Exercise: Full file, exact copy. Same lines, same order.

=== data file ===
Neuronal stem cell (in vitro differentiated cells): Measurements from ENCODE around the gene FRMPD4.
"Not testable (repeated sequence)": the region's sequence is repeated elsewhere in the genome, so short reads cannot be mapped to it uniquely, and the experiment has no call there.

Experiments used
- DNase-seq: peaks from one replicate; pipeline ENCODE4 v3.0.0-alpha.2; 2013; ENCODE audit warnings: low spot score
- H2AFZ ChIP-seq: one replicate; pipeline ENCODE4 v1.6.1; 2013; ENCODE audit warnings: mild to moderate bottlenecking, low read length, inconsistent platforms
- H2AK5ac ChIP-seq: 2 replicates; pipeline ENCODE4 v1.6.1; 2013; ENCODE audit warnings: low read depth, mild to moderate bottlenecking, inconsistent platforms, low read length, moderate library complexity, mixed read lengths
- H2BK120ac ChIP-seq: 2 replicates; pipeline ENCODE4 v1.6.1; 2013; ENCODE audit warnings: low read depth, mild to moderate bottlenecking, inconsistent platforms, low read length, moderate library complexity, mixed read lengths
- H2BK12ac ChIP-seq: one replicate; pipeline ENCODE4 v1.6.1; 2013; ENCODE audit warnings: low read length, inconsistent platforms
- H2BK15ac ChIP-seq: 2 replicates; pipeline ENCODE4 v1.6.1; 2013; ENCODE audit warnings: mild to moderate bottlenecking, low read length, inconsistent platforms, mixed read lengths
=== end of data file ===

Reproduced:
Neuronal stem cell (in vitro differentiated cells): Measurements from ENCODE around the gene FRMPD4.
"Not testable (repeated sequence)": the region's sequence is repeated elsewhere in the genome, so short reads cannot be mapped to it uniquely, and the experiment has no call there.

Experiments used
- DNase-seq: peaks from one replicate; pipeline ENCODE4 v3.0.0-alpha.2; 2013; ENCODE audit warnings: low spot score
- H2AFZ ChIP-seq: one replicate; pipeline ENCODE4 v1.6.1; 2013; ENCODE audit warnings: mild to moderate bottlenecking, low read length, inconsistent platforms
- H2AK5ac ChIP-seq: 2 replicates; pipeline ENCODE4 v1.6.1; 2013; ENCODE audit warnings: low read depth, mild to moderate bottlenecking, inconsistent platforms, low read length, moderate library complexity, mixed read lengths
- H2BK120ac ChIP-seq: 2 replicates; pipeline ENCODE4 v1.6.1; 2013; ENCODE audit warnings: low read depth, mild to moderate bottlenecking, inconsistent platforms, low read length, moderate library complexity, mixed read lengths
- H2BK12ac ChIP-seq: one replicate; pipeline ENCODE4 v1.6.1; 2013; ENCODE audit warnings: low read length, inconsistent platforms
- H2BK15ac ChIP-seq: 2 replicates; pipeline ENCODE4 v1.6.1; 2013; ENCODE audit warnings: mild to moderate bottlenecking, low read length, inconsistent platforms, mixed read lengths